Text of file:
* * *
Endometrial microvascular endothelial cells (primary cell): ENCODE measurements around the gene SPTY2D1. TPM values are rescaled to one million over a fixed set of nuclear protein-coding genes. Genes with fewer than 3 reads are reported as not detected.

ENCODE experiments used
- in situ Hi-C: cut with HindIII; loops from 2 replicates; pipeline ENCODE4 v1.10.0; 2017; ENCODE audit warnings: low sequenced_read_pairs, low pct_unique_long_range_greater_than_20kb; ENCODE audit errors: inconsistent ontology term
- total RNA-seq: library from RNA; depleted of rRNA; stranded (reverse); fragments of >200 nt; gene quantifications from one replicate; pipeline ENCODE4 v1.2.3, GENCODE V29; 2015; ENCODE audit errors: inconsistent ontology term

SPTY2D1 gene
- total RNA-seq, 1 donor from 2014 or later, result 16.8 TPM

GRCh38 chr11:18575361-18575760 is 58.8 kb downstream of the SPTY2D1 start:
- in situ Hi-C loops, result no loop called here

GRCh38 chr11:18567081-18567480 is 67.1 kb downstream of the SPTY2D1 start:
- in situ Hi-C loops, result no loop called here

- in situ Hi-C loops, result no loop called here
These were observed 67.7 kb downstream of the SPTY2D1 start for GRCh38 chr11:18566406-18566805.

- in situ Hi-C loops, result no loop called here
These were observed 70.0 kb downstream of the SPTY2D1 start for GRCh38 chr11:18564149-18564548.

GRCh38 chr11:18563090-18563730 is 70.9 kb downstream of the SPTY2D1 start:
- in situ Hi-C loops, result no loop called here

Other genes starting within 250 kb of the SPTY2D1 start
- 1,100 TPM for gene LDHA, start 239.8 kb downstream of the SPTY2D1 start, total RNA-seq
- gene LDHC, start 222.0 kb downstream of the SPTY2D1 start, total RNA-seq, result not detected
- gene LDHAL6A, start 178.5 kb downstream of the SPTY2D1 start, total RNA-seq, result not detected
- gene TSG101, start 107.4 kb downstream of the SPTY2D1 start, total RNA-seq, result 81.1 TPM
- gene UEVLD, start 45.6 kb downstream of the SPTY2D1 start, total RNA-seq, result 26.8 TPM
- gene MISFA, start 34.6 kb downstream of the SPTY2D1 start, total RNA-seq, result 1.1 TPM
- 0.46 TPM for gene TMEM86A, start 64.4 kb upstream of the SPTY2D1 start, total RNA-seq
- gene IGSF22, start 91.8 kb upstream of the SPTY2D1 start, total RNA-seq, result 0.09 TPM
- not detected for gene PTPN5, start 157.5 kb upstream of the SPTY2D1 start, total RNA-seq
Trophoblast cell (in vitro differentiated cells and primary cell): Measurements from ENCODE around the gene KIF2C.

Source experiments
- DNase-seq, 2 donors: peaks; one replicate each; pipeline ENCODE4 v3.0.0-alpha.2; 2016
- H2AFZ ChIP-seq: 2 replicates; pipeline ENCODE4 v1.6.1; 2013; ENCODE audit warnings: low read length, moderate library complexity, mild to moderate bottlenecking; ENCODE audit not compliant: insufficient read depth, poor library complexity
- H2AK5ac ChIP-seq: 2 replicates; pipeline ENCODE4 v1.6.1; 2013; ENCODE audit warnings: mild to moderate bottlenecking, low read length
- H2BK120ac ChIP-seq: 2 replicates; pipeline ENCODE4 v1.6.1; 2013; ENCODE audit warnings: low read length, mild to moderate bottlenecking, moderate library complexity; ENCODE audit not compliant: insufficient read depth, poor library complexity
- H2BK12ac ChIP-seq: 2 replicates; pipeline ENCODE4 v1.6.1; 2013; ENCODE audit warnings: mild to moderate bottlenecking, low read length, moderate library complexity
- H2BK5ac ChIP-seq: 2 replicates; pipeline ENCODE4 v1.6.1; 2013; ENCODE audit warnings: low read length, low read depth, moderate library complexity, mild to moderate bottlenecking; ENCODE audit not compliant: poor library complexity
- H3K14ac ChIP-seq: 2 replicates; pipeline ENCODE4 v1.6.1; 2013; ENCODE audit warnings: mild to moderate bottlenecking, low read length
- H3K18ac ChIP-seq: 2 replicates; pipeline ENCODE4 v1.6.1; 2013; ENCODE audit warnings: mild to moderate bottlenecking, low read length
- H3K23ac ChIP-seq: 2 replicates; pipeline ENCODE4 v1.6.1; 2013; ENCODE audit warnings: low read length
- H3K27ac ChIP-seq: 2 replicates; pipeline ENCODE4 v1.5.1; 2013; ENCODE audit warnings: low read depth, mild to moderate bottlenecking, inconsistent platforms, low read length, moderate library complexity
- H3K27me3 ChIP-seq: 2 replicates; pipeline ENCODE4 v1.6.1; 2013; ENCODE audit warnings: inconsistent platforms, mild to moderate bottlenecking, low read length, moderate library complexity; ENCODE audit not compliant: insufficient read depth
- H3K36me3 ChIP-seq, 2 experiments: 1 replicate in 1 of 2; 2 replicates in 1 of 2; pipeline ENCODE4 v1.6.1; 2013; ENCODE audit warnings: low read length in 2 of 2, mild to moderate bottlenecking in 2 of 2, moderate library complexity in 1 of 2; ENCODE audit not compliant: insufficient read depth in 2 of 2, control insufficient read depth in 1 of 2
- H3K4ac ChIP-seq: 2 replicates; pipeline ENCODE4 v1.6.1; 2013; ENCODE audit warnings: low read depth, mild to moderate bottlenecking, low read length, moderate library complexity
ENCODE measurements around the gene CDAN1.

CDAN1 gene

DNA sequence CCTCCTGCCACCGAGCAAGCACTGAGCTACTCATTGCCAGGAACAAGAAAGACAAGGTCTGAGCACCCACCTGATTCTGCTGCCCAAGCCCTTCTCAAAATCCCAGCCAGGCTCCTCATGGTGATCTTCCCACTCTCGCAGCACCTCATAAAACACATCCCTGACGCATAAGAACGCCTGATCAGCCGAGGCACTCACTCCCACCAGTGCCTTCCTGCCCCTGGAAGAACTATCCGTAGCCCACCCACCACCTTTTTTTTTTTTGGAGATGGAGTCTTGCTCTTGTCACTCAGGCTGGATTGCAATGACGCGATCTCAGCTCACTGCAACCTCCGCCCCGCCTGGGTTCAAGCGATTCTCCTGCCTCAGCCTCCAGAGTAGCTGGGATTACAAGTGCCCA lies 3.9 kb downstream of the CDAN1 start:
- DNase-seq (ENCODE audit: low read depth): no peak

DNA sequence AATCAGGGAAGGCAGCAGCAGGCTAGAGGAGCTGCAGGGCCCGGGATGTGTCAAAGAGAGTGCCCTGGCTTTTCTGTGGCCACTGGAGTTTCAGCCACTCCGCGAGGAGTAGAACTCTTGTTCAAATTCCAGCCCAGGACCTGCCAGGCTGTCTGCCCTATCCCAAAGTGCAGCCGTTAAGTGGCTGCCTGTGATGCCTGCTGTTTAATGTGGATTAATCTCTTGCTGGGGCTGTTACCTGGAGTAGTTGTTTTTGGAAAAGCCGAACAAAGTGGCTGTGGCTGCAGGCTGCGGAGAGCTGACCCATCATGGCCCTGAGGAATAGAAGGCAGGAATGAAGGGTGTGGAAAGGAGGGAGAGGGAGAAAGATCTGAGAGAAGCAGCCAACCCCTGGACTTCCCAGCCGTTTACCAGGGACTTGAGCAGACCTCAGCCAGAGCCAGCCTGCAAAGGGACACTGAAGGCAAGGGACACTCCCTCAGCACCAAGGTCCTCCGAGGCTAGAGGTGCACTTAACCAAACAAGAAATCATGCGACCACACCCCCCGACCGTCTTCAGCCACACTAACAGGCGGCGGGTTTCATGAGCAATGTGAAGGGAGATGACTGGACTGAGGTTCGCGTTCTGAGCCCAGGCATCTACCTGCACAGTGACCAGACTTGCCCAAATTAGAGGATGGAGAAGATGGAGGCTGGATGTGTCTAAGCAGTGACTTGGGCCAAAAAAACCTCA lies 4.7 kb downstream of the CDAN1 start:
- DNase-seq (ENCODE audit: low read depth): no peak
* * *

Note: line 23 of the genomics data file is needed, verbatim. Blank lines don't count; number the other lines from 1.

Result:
- gene MISFA, start 34.6 kb downstream of the SPTY2D1 start, total RNA-seq, result 1.1 TPM